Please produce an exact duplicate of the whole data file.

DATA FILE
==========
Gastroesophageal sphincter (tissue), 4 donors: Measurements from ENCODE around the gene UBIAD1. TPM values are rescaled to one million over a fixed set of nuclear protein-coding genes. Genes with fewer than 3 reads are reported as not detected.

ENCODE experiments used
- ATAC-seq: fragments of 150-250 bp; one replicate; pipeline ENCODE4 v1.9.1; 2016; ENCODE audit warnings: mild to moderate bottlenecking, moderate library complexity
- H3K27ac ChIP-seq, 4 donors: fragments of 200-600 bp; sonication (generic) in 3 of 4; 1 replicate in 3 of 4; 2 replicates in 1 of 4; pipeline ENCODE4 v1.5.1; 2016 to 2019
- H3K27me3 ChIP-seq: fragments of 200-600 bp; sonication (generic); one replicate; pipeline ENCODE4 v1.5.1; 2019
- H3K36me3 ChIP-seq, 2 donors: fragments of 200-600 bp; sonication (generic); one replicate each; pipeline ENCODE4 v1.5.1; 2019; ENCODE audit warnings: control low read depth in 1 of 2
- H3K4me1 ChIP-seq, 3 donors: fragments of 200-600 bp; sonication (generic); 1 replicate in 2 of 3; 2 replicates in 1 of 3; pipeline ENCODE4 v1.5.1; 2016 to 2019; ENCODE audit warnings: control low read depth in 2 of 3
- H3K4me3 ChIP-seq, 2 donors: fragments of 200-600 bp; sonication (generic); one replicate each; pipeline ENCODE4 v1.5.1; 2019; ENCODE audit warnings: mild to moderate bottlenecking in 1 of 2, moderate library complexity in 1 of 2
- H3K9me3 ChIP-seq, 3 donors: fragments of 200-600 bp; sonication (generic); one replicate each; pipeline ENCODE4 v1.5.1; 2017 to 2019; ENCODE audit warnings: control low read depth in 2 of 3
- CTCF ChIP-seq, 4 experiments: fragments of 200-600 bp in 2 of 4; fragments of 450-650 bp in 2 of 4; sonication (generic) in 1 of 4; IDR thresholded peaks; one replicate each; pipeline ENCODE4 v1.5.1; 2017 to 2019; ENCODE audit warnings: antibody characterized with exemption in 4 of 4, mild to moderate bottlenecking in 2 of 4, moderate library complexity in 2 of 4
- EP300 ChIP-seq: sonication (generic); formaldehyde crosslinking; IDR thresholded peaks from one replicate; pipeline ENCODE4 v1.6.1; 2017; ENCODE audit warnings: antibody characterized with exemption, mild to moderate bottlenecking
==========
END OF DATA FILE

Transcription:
Gastroesophageal sphincter (tissue), 4 donors: Measurements from ENCODE around the gene UBIAD1. TPM values are rescaled to one million over a fixed set of nuclear protein-coding genes. Genes with fewer than 3 reads are reported as not detected.

ENCODE experiments used
- ATAC-seq: fragments of 150-250 bp; one replicate; pipeline ENCODE4 v1.9.1; 2016; ENCODE audit warnings: mild to moderate bottlenecking, moderate library complexity
- H3K27ac ChIP-seq, 4 donors: fragments of 200-600 bp; sonication (generic) in 3 of 4; 1 replicate in 3 of 4; 2 replicates in 1 of 4; pipeline ENCODE4 v1.5.1; 2016 to 2019
- H3K27me3 ChIP-seq: fragments of 200-600 bp; sonication (generic); one replicate; pipeline ENCODE4 v1.5.1; 2019
- H3K36me3 ChIP-seq, 2 donors: fragments of 200-600 bp; sonication (generic); one replicate each; pipeline ENCODE4 v1.5.1; 2019; ENCODE audit warnings: control low read depth in 1 of 2
- H3K4me1 ChIP-seq, 3 donors: fragments of 200-600 bp; sonication (generic); 1 replicate in 2 of 3; 2 replicates in 1 of 3; pipeline ENCODE4 v1.5.1; 2016 to 2019; ENCODE audit warnings: control low read depth in 2 of 3
- H3K4me3 ChIP-seq, 2 donors: fragments of 200-600 bp; sonication (generic); one replicate each; pipeline ENCODE4 v1.5.1; 2019; ENCODE audit warnings: mild to moderate bottlenecking in 1 of 2, moderate library complexity in 1 of 2
- H3K9me3 ChIP-seq, 3 donors: fragments of 200-600 bp; sonication (generic); one replicate each; pipeline ENCODE4 v1.5.1; 2017 to 2019; ENCODE audit warnings: control low read depth in 2 of 3
- CTCF ChIP-seq, 4 experiments: fragments of 200-600 bp in 2 of 4; fragments of 450-650 bp in 2 of 4; sonication (generic) in 1 of 4; IDR thresholded peaks; one replicate each; pipeline ENCODE4 v1.5.1; 2017 to 2019; ENCODE audit warnings: antibody characterized with exemption in 4 of 4, mild to moderate bottlenecking in 2 of 4, moderate library complexity in 2 of 4
- EP300 ChIP-seq: sonication (generic); formaldehyde crosslinking; IDR thresholded peaks from one replicate; pipeline ENCODE4 v1.6.1; 2017; ENCODE audit warnings: antibody characterized with exemption, mild to moderate bottlenecking